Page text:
Live Review: Northlane, ERRA, Sworn In, Thornhill

23 October 2017 | 5:04 pm | Rod Whitfield

"Northlane's unrelenting willingness to experiment and be progressive with their songwriting is what sets this band apart."

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Openers Thornhill ply the melodic-metalcore trade. The Melbourne five-piece suffer a little from a muddy mix and somewhat formulaic approach to songwriting. The vocals need a little work in terms of their dynamics and range, and the band as a whole need to look a little more closely at developing their own unique voice. However, the band's commitment cannot be questioned.

Chicago natives Sworn In take the stage next and immediately enthral the crowd with a sound and presentation that is difficult to define. Combining deathcore grind with a little nu-metal bounce and dark dissonance, they play with timing in a progressive fashion while slamming down the groove like a sledgehammer, and this makes for more interesting listening while you head-bang and mosh-out. Plus, the single-guitar line-up allows all the instruments to breathe a little more. The sound is open and enormous. Sworn In receive a rather rousing reception and seem stoked to be here on their first-ever Aussie tour.

The same can be said for Alabama's ERRA. Their more exuberant, uplifting take on the proggy, metalcore genre provides a sweet contrast from the discordant dredge that came before. The dynamic clean/dirty vocal trade-off between frontman JT Cavey and guitarist Jesse Cash is a real highlight. Cash's cleans ring particularly true and Cavey commands the stage like a master. There is but one small complaint about ERRA's set: it is too short at less than 30 minutes. They give a tantalising taste of what they are capable of and then whisk it away, leaving the ecstatic crowd hungry for more.

The legend of Aussie, progressive-metalcore crew Northlane is growing and growing, and this night only adds further lustre to their burgeoning aura. The first thing that leaps out at you is the stunning visual nature of their show. Whoever designed the visuals for this tour needs to be given a hearty, congratulatory slap on the back and a pay rise, because they have come up with a spectacle that throws all manner of different looks, lighting patterns and rear-screens at the crowd, all perfectly synced to the accompanying song.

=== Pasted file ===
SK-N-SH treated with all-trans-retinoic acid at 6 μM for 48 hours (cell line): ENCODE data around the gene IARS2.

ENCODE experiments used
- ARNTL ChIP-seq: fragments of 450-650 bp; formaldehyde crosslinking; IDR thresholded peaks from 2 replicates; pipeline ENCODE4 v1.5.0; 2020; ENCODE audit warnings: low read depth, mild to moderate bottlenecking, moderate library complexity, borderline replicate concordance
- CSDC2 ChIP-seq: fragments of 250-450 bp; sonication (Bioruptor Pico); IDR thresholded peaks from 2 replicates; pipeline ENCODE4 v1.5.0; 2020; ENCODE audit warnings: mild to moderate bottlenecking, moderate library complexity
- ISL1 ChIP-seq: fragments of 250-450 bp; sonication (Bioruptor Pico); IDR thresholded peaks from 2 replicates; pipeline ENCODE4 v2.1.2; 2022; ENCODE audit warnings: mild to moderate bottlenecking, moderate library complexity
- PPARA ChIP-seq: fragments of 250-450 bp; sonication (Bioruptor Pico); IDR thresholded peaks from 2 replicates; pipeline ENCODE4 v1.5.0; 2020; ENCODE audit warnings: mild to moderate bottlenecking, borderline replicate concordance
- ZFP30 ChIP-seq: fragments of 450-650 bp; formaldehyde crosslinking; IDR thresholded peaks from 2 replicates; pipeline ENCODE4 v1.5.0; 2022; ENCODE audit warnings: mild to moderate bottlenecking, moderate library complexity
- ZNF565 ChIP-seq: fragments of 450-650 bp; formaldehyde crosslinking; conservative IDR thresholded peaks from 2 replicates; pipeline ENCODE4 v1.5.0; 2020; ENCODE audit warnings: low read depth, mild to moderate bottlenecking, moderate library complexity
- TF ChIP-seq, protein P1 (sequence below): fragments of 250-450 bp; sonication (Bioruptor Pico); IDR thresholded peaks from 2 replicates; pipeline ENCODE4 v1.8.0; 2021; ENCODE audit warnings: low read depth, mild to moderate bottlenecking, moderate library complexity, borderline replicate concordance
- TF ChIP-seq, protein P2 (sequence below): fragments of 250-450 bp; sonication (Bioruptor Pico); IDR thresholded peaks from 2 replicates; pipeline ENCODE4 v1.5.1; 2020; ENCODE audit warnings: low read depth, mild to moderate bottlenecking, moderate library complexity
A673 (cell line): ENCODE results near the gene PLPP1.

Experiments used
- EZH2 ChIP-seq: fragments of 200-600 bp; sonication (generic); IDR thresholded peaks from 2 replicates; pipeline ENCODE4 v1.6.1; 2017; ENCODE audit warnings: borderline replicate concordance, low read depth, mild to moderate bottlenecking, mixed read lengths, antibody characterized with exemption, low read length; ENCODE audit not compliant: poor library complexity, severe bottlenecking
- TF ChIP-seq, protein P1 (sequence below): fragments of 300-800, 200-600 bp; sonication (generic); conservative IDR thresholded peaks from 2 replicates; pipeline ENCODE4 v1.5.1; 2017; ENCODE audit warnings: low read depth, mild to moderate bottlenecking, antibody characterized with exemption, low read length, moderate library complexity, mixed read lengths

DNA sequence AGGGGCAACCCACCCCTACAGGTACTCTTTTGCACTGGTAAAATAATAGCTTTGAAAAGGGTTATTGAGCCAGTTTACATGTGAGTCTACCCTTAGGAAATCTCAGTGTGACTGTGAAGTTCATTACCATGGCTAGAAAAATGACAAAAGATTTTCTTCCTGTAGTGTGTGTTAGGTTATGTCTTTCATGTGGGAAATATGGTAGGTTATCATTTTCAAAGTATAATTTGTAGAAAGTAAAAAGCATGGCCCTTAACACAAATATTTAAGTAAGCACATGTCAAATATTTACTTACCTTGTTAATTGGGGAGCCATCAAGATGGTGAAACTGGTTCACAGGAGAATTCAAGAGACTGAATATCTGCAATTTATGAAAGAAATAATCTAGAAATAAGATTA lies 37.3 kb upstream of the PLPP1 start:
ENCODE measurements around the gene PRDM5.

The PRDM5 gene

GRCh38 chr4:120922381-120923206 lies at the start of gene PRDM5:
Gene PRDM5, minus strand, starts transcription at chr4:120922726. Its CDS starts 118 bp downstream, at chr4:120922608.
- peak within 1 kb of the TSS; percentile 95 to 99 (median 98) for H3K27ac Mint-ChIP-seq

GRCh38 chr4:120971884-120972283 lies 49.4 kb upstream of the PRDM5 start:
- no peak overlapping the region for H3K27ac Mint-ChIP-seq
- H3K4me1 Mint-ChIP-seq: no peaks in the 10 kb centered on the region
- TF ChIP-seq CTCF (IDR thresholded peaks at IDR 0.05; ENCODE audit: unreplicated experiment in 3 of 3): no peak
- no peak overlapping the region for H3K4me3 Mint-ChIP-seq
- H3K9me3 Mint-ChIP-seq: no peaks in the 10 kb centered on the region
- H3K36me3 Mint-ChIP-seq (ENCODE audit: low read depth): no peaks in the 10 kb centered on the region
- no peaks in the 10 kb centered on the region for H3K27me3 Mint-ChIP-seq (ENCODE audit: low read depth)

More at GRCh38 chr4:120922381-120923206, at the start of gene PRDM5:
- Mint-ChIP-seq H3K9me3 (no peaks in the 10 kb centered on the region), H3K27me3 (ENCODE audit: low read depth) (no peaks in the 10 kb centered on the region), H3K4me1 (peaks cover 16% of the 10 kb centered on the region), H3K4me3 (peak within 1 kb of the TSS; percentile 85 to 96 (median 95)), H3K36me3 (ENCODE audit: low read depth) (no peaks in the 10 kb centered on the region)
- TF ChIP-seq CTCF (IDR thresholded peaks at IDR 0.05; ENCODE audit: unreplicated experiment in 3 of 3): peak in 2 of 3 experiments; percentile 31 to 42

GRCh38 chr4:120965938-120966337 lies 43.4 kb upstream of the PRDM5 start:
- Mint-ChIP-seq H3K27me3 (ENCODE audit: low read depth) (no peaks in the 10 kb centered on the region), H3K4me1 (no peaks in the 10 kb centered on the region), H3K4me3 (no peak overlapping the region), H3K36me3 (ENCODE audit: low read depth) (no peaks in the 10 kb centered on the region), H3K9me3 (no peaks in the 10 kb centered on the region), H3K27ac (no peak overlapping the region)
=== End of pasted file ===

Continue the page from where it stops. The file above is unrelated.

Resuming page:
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However, all the scintillating visuals on the planet aren't worth shit if the music doesn't match up and, of course, Northlane's certainly does and then some. Their songs are prodigiously powerful and reach insane levels of intensity, but are also left of centre and never predictable. As a live act they are tight. They have a commanding grasp of dynamics, their sound sometimes a swirling maelstrom, sometimes pulling back to unsettling atmospherics and always fluid, always moving. Mid-set stunner and their best cut, Quantum Flux, is a highlight, which is breathtaking in its grandiosity.

Northlane's unrelenting willingness to experiment and be progressive with their songwriting is what sets this band apart in a scene that has somewhat of a cookie-cutter reputation, and in a live setting the songs grow another two legs.